Why the Next President Should Use the Clean Air Act to Administer a National Carbon Cap-and-Trade Program
EPA headquarters in Washington DC, photo: Dave Myers
Though the United States has (at best) sat on its hands and (at worst) actively hindered constructive action to combat climate change for the past eight years, with the changing of the guard coming (not soon enough), the next president can jump start action on climate change by employing the well established Clean Air Act to unify state carbon projects and administer a national cap-and-trade program. That's the argument being put forth in a new piece in Yale Environment 360 by authors Michael Northrop and David Sassoon.
This is why and how such an approach could work:Supreme Court Decision Sets Legal Precedent
Since the 2007 ruling by the Supreme Court that carbon dioxide emissions are a pollutant subject to regulation by the EPA under the Clean Air Act, a legal precedent exists,
"EPA has the authority to regulate sources of pollution directly and could set emissions standards for new stationary sources of pollution — such as coal-fired power plants, oil refineries, and steel and concrete plants — in relatively short order," said Lisa Heinzerling, professor of Law at Georgetown University Law Center, who wrote the petitioners' brief in Massachusetts v. EPA.
She and many other legal experts believe that under the Clean Air Act, the EPA can also administer a national cap-and-trade program by writing federal rules to unify independent regional carbon markets. Already, 23 states and four Canadian provinces are forming such markets, with 10 additional states being brought into the process as observers.
Unify Established Regional, State Programs
Unifying and expanding existing state programs would be less expensive and quicker to implement than writing national legislation; existing programs give such an effort a "head start":
Three regional programs are already in development — the Regional Greenhouse Gas Initiative in the Northeast, the Western Climate Initiative, and the Midwest Governors Greenhouse Gas Accord. The first already has held its first carbon credit auctions and will begin regulating power plant emissions in January. Taken together, these initiatives to combat global warming now cover areas that include half the U.S. population, and state governments are already considering how to harmonize regional trading systems with each other, as well as with the European Union's emissions-trading scheme. In addition, 39 states — and most Canadian provinces and Mexican states — established a climate registry to measure emissions, a cornerstone of an eventual national U.S. market.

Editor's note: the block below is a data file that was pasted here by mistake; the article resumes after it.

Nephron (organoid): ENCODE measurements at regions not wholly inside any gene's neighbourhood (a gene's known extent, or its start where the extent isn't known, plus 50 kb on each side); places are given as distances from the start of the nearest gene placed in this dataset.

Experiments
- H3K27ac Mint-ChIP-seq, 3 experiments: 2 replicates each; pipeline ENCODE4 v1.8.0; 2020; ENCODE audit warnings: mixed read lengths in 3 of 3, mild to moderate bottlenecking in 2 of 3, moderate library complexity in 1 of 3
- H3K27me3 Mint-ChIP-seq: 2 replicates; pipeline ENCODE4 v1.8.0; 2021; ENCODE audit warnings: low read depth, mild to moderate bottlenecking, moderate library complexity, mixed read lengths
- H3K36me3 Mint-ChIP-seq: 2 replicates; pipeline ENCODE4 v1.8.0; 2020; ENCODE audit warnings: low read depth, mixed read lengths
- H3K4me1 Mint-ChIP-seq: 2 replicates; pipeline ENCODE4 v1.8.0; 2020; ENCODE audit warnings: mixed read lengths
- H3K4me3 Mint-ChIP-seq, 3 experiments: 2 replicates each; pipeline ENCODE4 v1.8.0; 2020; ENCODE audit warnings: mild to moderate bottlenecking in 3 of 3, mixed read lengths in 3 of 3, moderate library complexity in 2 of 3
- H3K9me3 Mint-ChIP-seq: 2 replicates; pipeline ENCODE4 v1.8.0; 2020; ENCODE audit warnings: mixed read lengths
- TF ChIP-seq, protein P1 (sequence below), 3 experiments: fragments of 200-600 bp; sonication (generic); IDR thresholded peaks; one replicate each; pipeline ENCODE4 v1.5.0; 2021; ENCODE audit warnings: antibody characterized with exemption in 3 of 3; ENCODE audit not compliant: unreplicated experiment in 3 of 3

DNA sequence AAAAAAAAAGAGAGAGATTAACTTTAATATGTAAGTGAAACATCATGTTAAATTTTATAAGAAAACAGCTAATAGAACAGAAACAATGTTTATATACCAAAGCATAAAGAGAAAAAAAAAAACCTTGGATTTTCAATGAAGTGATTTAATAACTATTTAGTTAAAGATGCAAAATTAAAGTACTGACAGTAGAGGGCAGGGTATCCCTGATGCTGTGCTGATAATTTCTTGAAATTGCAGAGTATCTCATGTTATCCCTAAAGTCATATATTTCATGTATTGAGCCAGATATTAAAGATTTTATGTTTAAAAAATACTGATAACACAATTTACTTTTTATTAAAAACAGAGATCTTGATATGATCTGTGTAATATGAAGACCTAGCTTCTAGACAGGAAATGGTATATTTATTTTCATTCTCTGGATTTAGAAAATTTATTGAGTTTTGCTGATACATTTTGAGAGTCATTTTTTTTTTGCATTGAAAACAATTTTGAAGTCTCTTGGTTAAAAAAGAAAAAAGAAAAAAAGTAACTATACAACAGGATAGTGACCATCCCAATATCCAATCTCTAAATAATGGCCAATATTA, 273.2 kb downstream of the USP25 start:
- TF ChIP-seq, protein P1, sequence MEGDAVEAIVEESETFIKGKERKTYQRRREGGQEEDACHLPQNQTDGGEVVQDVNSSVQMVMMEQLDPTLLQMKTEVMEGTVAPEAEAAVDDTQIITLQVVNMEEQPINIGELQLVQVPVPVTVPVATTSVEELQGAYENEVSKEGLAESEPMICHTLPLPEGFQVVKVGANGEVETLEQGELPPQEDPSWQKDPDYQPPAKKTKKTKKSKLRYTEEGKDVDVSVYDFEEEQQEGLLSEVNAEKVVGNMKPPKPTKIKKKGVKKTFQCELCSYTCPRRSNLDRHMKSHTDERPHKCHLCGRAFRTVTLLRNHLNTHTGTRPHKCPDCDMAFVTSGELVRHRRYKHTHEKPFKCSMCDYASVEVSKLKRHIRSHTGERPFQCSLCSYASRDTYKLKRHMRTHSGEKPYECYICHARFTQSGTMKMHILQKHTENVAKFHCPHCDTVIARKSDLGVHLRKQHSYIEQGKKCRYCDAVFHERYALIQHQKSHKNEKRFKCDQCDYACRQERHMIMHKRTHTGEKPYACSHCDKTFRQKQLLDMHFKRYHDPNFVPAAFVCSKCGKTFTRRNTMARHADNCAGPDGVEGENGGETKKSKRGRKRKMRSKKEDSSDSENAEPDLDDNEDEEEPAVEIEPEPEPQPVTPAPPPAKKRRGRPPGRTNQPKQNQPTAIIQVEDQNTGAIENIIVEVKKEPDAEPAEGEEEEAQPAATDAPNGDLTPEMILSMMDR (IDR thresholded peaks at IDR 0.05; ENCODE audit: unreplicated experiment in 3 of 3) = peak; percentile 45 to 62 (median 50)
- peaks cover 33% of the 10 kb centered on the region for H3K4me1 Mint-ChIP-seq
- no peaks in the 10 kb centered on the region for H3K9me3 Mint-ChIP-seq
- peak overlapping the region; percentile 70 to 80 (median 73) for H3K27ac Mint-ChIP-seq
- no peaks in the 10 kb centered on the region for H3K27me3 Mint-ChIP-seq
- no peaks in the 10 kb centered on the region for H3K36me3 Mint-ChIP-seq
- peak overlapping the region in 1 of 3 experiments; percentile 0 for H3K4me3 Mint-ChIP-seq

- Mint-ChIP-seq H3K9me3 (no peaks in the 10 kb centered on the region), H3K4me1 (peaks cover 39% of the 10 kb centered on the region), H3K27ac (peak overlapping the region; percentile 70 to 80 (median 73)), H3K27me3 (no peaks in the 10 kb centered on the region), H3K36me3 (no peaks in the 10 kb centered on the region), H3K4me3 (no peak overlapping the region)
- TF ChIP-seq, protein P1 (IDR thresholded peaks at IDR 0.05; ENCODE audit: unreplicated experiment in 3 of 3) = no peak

US Climate Change Re-engagement in First 100 Days
In prescribing what the next president should do, the article authors assert,
By applying the Clean Air Act, the next president can stand on the shoulders of legal and regulatory precedent. He can adopt an executive-branch strategy to complement the next round of legislative efforts. He can lead climate policy development by using existing authority and can ensure that the U.S. has a strong position going into the next round of international climate negotiations. And action in the first 100 days can set the stage for genuine U.S. re-engagement in international climate talks in Copenhagen in 2009.
As Northrop and Sassoon say, 'there is no time to waste' when it comes to taking strong action on climate change. I really have a hard time getting my head around inaction by any nation on this issue. When the costs of doing nothing are so potentially gigantic for future generations (our children facing the brunt of the changes), short-sighted selfish thinking simply has no place. It is simple cowardice, a lack of willpower, not to act.
Read the whole original article at: Yale Environment 360.
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